In the end, Jesse decides to go, Snyder goes too (even though he was not asked to be a coach on the team), and he ends up winning four gold medals while forging a friendship with the German track and field star Carl “Lutz” Long (Kross). Jesse wins his fourth medal when he has to step in and run a leg of the 400-meter relay because the Germans asked that two Jewish athletes not be allowed to take part.
As I mentioned, the movie stayed true to the historic events, varying only once (that was obvious). While Jesse is competing in his events in Germany, his family is gathered around a radio back home in America to listen live. The technology did not exist to broadcast live from Germany (not to mention the time difference). It’s a minor point, and one I’m willing to concede to literary license given the accuracy of the rest of the film. It should be noted, however, that the 1936 Olympics were the first games to be televised, though in a very limited area in Germany, and certainly not live.
Stephan James does an admirable job in his role as Jesse Owens. Because of the backlash in Hollywood over the past two years concerning no actors of color being nominated for major awards, it wouldn’t surprise me if he nabs a nomination in the Best Actor category, even if it’s not deserved. Don’t get me wrong; James does a great job in his role, but he shows very little acting range. Had he reacted more strongly to the incidents of bigotry he suffered, I might have been inclined to agree with a nomination. However, his decision to play the role as a “humble black man” disappointed me just a bit. Owens was known for his humble attitude, at least in public, and he may never have shown any anger behind closed doors, but seeing it on the screen, and using that anger as a motivating factor (more than it was) would have really hammered home the message.
Jason Sudeikis and Jeremy Irons are both tremendous with their roles. Usually Sudakis takes on comedy roles, so it was nice to see him take on a very different role. Stepping out of his comfort zone really added to his performance. Irons, a classically trained actor, takes on such varied roles anyway, and his didn’t even seem to be a challenge to him. It’s always a pleasure to watch an actor take on a role so well, and so effortlessly.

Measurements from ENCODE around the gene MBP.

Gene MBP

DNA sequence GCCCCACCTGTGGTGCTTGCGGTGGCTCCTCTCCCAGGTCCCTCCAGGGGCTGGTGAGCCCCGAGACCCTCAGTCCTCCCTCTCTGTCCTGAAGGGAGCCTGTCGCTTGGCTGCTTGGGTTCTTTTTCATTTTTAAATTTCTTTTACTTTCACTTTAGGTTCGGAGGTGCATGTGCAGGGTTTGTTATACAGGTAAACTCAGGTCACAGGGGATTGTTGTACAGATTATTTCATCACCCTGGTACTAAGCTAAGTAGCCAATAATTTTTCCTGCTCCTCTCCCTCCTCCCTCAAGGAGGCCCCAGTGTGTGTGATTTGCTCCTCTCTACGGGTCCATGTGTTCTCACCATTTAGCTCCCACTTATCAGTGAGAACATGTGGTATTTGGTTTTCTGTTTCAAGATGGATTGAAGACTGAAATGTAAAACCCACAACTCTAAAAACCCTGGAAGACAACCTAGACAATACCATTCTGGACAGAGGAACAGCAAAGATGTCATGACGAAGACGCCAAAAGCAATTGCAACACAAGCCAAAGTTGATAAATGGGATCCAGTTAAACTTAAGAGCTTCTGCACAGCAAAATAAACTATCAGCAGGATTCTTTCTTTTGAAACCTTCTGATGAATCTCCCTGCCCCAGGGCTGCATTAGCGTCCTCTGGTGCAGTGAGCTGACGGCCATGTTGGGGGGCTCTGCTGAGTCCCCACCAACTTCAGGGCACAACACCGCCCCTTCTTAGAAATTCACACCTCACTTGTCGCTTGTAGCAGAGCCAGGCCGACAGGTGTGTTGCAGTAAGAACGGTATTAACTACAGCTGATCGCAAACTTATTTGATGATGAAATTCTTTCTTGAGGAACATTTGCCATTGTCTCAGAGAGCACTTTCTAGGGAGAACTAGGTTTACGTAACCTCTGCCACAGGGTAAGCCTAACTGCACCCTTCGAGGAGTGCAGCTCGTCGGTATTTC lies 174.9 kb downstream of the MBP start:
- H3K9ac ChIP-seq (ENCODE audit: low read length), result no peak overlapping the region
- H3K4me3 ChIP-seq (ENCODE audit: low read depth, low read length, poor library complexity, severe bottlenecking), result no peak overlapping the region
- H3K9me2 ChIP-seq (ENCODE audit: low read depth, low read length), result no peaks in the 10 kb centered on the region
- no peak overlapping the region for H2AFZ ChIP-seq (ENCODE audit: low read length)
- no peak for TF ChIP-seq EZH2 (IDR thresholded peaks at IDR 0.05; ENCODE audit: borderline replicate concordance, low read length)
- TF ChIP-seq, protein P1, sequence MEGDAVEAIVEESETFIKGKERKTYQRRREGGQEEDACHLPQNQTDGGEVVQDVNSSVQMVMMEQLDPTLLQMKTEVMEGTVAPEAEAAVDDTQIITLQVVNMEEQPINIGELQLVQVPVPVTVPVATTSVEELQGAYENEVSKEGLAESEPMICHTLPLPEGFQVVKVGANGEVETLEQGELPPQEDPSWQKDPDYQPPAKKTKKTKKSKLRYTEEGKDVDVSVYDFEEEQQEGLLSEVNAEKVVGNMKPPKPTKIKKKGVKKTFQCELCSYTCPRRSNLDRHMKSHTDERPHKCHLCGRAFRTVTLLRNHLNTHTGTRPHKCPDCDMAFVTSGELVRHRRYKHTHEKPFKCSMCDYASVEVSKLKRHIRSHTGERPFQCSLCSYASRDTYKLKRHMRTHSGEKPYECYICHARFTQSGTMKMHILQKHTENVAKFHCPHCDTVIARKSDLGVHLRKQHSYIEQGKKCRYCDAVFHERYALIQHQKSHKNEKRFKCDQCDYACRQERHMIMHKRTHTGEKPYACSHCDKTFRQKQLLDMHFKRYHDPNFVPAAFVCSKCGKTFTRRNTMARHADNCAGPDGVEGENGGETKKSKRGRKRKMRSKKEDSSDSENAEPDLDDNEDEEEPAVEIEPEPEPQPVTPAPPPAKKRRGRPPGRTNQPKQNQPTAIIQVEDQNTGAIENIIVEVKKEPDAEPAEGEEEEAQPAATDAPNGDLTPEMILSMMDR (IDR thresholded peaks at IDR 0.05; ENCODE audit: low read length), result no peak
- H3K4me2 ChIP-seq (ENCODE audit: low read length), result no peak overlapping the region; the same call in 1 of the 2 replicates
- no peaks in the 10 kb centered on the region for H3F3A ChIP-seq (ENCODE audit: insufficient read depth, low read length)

Carice van Houten plays videographer Leni Riefenstahl, the woman who was responsible for filming the 1936 Olympic Games to preserve for posterity the superiority of the German athlete. I have to admire her for taking such a minor role in the movie, and elevating it to such an important one. I’m not sure if the “real” Riefenstahl acted as the portrayed one, but her resolve to do things her own way stood out as one of the more notable performances.
The movie is stolen, however by Barnaby Metschurat, who plays Joseph Goebbels. Although he never utters a single word in English, his portrayal of the German Minister of Propaganda is worth of an award for Best Supporting Actor. He uses his eyes and his expressions to strike fear among not just the other characters, but in the audience as well. I found myself scared to death of him as he just oozed the poisonous philosophy of the Nazi Party. His eyes became the epitome of evil.
The movie is rated PG-13, but be prepared for some rather coarse language. These words were not used in the movie; they came from a 70-year-old lady seated across the aisle from me. She was pissed at the way Jesse was being treated, and she wasn’t afraid to voice her displeasure (much to the chagrin of her husband who seemed to keep sinking in his seat).
This movie will stir your emotions (as it did that lady’s – I’m not kidding about her). As I said earlier, it starts off slowly, giving you baby bites of the bigotry before finally hitting you with it like a Mack truck. The end of the movie shows Jesse and Coach Snyder, along with their wives, approaching a New York City hotel where there is a dinner being given in Jesse’s honor. The doorman refuses the Owens’ entrance through the main door and directs them through the kitchen instead because colored people weren’t allowed to use the main entrance, no matter who they were.
This elicited a comment from the lady across the aisle of “You left-handed dick licker!” I’ve never heard that phrase before (and doubt that I ever do again), but she seemed to take some pride in being able to utter a string of insults without ever using the same one twice.
If your emotions are not stirred by Race, then there will be a receptacle at the door in which you can drop your membership card of the human race.
The film misses my coveted A+ rating by the slimmest of margins. I give it a hearty A, and only because the first 45 minutes, though interesting, seem to drag. That is the worst thing I can say about this movie as the rest of it is just absolutely excellent.
Go see it? YES! Rent it or stream it? Absolutely. Own it? I’ll think very strongly about it.
It’s just that good.